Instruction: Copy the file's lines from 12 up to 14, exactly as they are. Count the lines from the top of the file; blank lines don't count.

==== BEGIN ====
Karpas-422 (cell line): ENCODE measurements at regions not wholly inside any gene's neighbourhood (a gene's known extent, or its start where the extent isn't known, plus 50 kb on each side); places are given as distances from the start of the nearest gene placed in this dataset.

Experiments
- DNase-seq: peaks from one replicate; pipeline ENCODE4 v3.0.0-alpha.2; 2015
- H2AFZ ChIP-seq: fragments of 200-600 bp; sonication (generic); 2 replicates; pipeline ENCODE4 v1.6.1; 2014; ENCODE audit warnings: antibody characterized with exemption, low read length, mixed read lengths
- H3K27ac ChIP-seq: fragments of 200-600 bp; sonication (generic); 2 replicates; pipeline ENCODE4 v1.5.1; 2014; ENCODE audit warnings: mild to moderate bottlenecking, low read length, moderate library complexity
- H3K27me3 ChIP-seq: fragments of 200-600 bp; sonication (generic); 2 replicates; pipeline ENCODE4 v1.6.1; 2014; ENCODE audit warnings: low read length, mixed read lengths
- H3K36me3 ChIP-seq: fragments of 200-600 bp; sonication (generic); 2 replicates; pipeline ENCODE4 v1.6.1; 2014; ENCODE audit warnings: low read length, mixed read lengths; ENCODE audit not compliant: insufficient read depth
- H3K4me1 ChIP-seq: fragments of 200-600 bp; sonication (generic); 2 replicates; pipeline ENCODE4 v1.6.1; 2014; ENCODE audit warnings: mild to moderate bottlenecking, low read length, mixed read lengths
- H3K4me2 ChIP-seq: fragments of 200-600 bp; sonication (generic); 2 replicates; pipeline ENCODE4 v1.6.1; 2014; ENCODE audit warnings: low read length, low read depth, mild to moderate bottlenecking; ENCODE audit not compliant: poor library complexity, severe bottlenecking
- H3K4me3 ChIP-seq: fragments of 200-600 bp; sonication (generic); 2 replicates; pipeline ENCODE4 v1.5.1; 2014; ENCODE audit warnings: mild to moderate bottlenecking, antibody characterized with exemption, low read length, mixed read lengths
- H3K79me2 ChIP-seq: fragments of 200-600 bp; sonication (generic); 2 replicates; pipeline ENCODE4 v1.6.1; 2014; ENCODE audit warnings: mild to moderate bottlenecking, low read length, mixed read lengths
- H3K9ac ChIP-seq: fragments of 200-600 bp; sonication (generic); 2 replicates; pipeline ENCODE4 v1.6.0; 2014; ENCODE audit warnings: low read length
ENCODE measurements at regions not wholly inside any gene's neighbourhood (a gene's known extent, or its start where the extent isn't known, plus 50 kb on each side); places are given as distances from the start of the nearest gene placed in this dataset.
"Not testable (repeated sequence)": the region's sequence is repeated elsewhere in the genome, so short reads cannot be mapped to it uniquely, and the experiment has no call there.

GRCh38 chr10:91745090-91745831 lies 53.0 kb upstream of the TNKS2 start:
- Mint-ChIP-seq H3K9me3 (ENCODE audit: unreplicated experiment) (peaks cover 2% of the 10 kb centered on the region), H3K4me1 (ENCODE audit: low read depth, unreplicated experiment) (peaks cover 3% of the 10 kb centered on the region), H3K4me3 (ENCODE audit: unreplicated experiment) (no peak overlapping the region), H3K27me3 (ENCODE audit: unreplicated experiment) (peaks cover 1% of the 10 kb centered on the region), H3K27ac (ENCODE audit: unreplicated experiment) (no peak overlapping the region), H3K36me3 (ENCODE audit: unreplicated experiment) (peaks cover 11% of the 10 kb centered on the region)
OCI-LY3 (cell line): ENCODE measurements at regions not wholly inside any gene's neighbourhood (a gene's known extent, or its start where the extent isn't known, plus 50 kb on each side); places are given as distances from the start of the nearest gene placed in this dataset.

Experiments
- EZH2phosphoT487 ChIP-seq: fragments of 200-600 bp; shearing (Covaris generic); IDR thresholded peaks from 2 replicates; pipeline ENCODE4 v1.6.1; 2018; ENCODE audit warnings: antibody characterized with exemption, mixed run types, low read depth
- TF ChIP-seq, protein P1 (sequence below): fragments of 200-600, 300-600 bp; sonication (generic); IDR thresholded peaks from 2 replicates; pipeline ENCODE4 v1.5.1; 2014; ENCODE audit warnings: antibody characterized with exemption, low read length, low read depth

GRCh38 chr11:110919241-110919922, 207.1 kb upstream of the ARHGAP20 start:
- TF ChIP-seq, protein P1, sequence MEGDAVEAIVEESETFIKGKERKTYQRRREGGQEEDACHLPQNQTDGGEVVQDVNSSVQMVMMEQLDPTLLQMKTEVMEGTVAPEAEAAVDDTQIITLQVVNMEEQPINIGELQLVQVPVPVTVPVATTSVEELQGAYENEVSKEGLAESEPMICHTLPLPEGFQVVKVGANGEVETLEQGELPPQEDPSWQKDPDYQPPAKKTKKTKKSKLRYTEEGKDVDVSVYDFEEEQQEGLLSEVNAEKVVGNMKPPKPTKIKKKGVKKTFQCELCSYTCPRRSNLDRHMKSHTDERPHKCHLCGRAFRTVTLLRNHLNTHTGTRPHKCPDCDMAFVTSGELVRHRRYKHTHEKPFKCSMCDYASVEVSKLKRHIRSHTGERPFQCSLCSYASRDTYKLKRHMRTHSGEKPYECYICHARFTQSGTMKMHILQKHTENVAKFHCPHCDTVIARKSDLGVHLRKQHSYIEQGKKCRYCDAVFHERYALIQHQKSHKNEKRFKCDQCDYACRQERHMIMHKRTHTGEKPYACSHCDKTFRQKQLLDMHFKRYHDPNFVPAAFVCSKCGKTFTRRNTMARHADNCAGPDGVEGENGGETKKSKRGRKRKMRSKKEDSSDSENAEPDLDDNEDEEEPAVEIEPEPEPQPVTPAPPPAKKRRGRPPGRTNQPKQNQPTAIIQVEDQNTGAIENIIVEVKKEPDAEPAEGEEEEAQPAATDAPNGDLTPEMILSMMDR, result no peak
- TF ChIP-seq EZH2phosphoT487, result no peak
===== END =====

- H3K9ac ChIP-seq: fragments of 200-600 bp; sonication (generic); 2 replicates; pipeline ENCODE4 v1.6.0; 2014; ENCODE audit warnings: low read length
ENCODE measurements at regions not wholly inside any gene's neighbourhood (a gene's known extent, or its start where the extent isn't known, plus 50 kb on each side); places are given as distances from the start of the nearest gene placed in this dataset.
"Not testable (repeated sequence)": the region's sequence is repeated elsewhere in the genome, so short reads cannot be mapped to it uniquely, and the experiment has no call there.